I then hang around for a while waiting for my observer, the Advisory Board member Geoff Smith, to arrive. This means I unwittingly miss dinner (my mind is still on UK time) but the hotel provides a fully functional packed meal.
From Geoff I learn the results of the Ashes. It has been a tie, and so the urn and cup are retained by the British team. Geoff is pleased with this: the Australians expended the maximum possible effort to not win back the Ashes. By now, the team will be relaxing with a talk by Bryn Garrod on the Rado graph.
After some time spent attempting the shortlist, Geoff and I go and socialise. Old friends come and go, including the local capo di capi Wim Berkelmans, the IMO computing expert Matjaž Željko, and the newly-promoted Swiss leader Julian Kellerhals.
I get up early and swim 2^{5} lengths of the hotel’s convenient pool.
At lunch I sit with some of the Dutch organising staff: onetime deputy leader Birgit van Dalen is about to be in charge of the student experience, and Rozemarijn Schalkx has been running the office. I complain at the large amount of time I have wasted in recent weeks while exchanging emails with the Dutch IMO organisation, in attempting to spell the latter’s name.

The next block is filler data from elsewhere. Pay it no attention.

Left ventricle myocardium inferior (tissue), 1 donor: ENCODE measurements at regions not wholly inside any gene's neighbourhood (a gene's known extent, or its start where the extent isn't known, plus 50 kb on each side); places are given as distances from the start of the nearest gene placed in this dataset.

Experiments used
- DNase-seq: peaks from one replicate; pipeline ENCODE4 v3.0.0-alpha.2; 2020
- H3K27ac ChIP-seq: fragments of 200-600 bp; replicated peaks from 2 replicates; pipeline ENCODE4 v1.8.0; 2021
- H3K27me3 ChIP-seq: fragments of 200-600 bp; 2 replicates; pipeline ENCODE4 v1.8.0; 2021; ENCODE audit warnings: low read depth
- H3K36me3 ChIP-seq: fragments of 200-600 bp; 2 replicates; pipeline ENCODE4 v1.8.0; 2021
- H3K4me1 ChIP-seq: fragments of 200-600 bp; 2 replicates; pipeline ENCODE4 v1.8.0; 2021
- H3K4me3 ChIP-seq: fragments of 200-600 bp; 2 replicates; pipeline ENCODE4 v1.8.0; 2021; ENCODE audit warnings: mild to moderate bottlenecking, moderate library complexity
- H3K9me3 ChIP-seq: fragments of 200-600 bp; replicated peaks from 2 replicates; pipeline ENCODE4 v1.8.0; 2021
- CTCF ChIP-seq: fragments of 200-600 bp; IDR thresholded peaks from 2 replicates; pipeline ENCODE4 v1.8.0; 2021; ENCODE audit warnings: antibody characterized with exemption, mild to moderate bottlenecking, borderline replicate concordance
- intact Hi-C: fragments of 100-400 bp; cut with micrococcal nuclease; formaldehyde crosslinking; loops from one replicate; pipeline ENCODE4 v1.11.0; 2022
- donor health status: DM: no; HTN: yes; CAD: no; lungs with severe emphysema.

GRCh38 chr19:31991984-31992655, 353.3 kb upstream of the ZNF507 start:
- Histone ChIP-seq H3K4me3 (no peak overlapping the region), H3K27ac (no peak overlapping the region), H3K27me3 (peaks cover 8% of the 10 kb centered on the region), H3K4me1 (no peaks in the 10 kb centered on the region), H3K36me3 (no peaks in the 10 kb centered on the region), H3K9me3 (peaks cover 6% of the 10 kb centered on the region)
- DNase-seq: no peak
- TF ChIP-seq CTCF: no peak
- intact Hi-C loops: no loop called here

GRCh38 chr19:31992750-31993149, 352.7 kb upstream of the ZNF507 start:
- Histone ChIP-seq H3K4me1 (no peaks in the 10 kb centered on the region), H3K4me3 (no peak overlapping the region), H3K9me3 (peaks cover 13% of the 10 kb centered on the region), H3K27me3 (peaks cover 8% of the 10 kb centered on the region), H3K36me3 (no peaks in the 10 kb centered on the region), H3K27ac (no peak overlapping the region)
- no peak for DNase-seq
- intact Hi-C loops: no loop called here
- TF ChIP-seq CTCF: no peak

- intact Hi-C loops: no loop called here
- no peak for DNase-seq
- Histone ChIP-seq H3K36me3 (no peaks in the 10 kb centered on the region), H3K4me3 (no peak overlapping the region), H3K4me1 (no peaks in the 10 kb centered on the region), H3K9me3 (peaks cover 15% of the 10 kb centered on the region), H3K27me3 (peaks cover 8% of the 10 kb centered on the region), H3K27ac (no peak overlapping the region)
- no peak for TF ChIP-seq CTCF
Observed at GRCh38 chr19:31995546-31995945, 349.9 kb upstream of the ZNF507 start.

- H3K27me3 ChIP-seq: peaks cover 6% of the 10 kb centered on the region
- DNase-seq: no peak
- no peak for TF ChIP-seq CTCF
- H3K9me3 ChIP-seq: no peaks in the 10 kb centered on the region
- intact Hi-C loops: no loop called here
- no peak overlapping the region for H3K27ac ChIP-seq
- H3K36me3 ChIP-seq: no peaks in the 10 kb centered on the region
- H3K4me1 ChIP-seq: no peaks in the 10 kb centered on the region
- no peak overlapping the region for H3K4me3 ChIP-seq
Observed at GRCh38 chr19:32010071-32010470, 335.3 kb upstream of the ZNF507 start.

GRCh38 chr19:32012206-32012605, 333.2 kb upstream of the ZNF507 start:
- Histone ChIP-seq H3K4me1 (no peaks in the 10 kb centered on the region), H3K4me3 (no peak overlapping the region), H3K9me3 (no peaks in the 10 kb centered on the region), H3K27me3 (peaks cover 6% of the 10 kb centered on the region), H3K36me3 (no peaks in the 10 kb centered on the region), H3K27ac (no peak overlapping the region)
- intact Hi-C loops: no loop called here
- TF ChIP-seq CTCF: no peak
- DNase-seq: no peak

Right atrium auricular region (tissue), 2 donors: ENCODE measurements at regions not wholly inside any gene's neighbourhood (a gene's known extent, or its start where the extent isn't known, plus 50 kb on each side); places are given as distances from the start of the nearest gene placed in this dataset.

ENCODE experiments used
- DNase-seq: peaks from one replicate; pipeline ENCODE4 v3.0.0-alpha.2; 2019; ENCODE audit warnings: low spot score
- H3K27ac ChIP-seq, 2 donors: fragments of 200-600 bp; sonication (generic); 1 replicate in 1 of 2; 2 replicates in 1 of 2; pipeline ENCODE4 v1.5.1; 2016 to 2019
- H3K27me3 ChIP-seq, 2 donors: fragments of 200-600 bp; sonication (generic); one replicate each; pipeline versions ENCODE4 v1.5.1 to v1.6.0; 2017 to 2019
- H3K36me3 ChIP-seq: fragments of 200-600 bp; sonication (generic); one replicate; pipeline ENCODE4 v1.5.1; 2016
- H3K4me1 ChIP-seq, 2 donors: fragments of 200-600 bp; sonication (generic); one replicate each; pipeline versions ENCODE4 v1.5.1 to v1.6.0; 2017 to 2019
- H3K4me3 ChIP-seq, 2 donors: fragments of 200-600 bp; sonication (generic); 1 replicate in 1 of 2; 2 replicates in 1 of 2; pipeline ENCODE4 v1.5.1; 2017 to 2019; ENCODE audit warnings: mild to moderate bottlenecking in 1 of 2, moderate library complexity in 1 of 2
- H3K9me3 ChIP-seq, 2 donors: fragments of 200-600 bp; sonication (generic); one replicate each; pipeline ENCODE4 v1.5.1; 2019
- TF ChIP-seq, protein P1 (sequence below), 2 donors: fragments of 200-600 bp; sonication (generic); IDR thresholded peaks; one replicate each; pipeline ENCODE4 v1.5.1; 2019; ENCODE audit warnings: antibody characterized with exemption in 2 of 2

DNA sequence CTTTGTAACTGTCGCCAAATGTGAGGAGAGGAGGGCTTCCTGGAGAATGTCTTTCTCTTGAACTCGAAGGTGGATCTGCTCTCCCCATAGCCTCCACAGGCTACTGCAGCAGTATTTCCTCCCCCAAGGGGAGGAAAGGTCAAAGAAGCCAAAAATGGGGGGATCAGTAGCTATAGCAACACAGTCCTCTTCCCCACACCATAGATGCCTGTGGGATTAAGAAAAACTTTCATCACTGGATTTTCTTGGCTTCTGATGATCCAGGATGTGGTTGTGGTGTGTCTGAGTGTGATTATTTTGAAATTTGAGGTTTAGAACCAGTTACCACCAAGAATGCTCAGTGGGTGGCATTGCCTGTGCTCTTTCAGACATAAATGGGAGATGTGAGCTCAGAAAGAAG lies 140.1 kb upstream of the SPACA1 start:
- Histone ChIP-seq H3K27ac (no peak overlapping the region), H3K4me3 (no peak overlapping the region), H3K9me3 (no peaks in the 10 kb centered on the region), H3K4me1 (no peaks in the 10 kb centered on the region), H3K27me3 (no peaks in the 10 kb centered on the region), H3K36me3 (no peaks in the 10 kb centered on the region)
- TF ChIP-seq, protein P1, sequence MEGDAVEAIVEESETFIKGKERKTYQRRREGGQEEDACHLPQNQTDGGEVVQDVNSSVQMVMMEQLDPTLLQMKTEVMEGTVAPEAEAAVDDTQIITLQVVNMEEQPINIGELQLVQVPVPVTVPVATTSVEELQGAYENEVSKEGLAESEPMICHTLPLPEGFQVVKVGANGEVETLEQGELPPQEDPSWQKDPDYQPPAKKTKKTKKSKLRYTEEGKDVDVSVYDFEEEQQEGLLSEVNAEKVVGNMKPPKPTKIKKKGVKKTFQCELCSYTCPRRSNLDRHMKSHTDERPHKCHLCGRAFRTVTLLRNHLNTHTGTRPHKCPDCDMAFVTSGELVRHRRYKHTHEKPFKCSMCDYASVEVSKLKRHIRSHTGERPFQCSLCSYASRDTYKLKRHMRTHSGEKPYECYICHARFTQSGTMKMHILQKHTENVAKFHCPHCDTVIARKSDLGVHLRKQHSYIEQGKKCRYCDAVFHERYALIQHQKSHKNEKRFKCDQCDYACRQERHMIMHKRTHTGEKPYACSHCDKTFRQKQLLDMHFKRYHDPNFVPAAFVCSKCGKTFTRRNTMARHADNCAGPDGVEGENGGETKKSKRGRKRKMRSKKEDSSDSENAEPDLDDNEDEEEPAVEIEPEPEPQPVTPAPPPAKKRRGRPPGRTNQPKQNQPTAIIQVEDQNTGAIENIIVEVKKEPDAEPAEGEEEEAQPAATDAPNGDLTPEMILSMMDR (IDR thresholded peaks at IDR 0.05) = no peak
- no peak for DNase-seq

The model solutions are released. I wait a valiant four hours before picking them up, and another hour before giving up and looking at them. Some heavy study is warranted.
My brain becomes confused eventually, and I go for another swim. Unfortunately, about five minutes in, a gang of middle-aged Dutch ladies put a divider across the middle of the pool to prevent me doing lengths, and begin wiggling around to dance music in the deep end. So I hop out and go to dinner instead.
Afterwards there is a small amount of experimentation with the beers of the Netherlands and of the neighbouring countries. The Belgian leader Bart Windels is present, as always with his wife Ria van Huffel; both are experts in these matters. Bart claims that it is cheaper to bring Ria to the IMO than it would be to hire a private detective to watch her for the same period.
The morning begins with the first jury meeting, at 9am. The chair of the jury, Professor Hans van Duijn, welcomes us.
In his opening speech he tells us that Eindhoven is thought of as the country’s “Brainport” (in contrast with Rotterdam, the seaport, and Amsterdam Schiphol, the airport); also that it was recently named the smartest area in the world.